Yesterday’s “tycoon” session of the Parliament was a quick excercise in cultural clash and marxism. As I noted yesterday, exactly four years ago then-opposition leader Janez Janša convened a special session of the parliament where he took appart the policies and apparent unwillingness of Tone Rop’s government at tackling the ever more apparent corruption, nepotism and cronyism in this country as well as the influence Rop’s and previous government were ecxersising over media.
Are you thinking what I’m thinking? 😈 (photo: Robert Balen/Večer)
That was before Janez Janša (now as PM) changed the law on national radio and television, increasing government influence over both institutions and even before Janez Janša struck a deal with Boško Šrot and Igor Bavčar to sell them a controling share of Mercator to Laško Brewery and Istrabenz to remove Zoran Janković as Mercator CEO and have his people named into Delo’s supervisory board and management team.
Today, Boško Šrot is trying to control the game (which will in the long term quite possibly prove to be his undoing), while Janša is crying foul and trying to once again prove that the fact that Boško Šrot and Igor Bavčar are – between them – worth some 3 billion as for a few weeks ago is actually the fault of previous governments.
Marx was right. History presents itself as a tragedy, and then repeats itself as a farce.
The special session was called by Janša’s Slovene Democratic Party. The mere fact that the ruling party is conveening a special parliamentary session to debate something that they promised to eradicate four years ago speaks volumes of this government’s incompetence, lack of ideas and – yes – panic. Therefore they’re turning to their usual tricks, which might even yield results. But there’s more. If anything, this session showed the way this government (in general) and Janša (in particular) feel this country should be run: Janša talks while others listen.
Janša’s address to the parliament was a prime example of the cultural clash I’ve tried to shed some light on Sunday. The debate was already raging for a better part of ten hours, with the level of dialogue dropping as the hours were passing. There were even accusations of glue-snififng, for crying out loud! And then, as if sent from heaven, at eight in the evening the Prime Minister descends upon the parliament in one of those “surprise visits” we see Western politicians making in Iraq or Afghanistan. The opposition MPs have already spent the time alloted for the debate and there was noone to oppose the Prime Minister who apparently addresses the parliament at will (something Boško Šrot wanted to do, remember?).
And so Janša talked. He told the MPs that they should be more careful when uttering accusations of widespread corruption, because most of today’s escapades have started under previous governments. He denied that he sold Mercator to Laško and reiterated (as he had already done during confidence-vote session in November) that Delo is an anti-government newspaper. The fact that he spoke after the opposition had already spent their time alloted speaks of the fact that Janša did not want to hear any arguments against his twisting of fact.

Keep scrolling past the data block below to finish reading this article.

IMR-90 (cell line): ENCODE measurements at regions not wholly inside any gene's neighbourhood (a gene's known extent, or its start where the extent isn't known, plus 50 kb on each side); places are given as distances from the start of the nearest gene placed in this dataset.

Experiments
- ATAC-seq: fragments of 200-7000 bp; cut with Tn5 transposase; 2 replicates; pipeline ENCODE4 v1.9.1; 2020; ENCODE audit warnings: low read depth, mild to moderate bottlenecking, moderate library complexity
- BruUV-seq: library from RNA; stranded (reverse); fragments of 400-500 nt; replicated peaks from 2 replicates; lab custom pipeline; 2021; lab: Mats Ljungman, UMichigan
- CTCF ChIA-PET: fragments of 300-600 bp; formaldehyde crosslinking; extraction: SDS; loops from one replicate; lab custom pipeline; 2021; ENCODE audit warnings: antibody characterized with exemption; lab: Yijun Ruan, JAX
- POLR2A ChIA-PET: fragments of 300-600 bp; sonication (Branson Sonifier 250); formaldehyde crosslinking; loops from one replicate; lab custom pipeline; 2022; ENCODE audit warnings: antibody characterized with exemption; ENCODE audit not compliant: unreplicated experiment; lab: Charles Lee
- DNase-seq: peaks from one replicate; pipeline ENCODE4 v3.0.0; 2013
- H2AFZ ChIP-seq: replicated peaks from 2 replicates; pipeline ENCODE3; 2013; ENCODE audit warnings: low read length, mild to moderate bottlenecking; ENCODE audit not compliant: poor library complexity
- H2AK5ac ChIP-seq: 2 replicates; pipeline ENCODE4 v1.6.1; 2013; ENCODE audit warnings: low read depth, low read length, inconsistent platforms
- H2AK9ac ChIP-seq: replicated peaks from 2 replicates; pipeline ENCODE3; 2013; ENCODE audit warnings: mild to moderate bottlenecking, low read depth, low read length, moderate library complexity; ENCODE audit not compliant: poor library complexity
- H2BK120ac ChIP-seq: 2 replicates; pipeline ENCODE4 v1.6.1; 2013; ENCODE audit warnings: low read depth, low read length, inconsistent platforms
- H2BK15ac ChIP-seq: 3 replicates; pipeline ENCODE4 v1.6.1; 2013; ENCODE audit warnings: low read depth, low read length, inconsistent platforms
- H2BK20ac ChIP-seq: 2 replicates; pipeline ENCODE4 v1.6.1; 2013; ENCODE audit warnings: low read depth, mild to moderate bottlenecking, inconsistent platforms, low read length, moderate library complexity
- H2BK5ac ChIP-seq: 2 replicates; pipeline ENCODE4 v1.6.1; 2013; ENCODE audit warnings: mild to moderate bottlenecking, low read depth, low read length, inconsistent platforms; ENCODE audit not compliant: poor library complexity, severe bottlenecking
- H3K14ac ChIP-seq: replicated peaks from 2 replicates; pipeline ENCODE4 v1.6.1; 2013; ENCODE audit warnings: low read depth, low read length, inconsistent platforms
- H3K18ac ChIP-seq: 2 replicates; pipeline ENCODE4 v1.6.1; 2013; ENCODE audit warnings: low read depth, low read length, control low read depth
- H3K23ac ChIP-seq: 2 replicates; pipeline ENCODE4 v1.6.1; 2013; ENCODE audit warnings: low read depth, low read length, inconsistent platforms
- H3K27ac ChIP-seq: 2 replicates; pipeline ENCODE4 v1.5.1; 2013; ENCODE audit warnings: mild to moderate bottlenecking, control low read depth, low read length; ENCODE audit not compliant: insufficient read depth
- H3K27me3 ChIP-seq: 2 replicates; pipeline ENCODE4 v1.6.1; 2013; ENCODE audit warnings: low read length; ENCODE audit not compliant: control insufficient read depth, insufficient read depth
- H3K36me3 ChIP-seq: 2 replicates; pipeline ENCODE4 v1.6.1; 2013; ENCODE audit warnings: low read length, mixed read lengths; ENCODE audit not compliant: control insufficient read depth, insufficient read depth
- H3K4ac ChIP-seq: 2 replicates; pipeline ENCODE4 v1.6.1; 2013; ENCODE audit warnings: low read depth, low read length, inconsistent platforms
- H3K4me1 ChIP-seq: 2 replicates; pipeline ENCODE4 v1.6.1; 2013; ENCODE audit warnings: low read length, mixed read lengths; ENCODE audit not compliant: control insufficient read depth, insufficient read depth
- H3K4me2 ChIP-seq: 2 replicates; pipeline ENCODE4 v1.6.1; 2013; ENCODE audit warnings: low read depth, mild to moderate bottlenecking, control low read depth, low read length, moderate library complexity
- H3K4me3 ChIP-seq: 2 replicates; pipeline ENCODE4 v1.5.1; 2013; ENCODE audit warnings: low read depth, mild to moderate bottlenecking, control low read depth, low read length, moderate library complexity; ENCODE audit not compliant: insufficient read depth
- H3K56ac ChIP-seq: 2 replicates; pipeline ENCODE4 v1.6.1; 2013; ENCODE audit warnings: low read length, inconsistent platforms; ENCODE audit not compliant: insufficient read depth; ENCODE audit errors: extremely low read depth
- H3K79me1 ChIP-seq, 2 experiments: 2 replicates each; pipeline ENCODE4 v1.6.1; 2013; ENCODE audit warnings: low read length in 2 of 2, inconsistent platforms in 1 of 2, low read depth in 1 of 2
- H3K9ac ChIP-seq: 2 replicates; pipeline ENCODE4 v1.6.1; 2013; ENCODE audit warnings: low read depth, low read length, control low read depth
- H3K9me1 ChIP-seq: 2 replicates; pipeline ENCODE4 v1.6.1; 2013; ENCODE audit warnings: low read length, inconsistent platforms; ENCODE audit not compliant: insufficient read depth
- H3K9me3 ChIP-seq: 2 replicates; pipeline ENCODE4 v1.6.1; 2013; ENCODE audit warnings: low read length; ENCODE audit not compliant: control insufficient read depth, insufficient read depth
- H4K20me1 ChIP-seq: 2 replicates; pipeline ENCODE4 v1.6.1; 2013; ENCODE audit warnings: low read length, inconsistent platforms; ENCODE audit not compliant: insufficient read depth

He did not want to hear that it was his deal with Boško Šrot and Igor Bavčar that allowed both to climb the final (or in Bavčar’s case – all) steps to ammasing an incredible fortune of billions of euros in a country where average salary does not exceed 900 euros. He did not want to hear that both Boško Šrot and Andrijana Starina Kosem blew the whistle in Mercator-Delo deal and that Delo was hijacked by Danilo Slivnik-Peter Jančič duo (CEO and Editor-in-Chief respectively) who temporarily turned Delo into a Slovenian version of Völkischer Beobacther (this proud title now belongs to Slovenski Tednik). He did not want to hear a zillion of other things, big and small he should face criticism for. Instead he had the last word, denying any oppinion to the contrary. Just as we demonstrated in this post.
And in the end – yesterday’s session also showed that this country is ran by a bunch of people with an 70s-apparatchik-mindset whose only connection to the 21century are fancy suits and mobile phones. The largest party in the parliament called a session so that its president could tell the parliament off and instruct it how to go about its business and en passant state a case for another term in power. And the reason is – as in any good Communist scenario – that although this government has had some successes in tackling the economic and social issues , they’ve only scratched the tip of the iceberg, since previous governments left the country in shambles and we must practically start anew.
People with a bit of a penchant for history will remember the phrase The revolution goes on. It sound frightnigly familiar.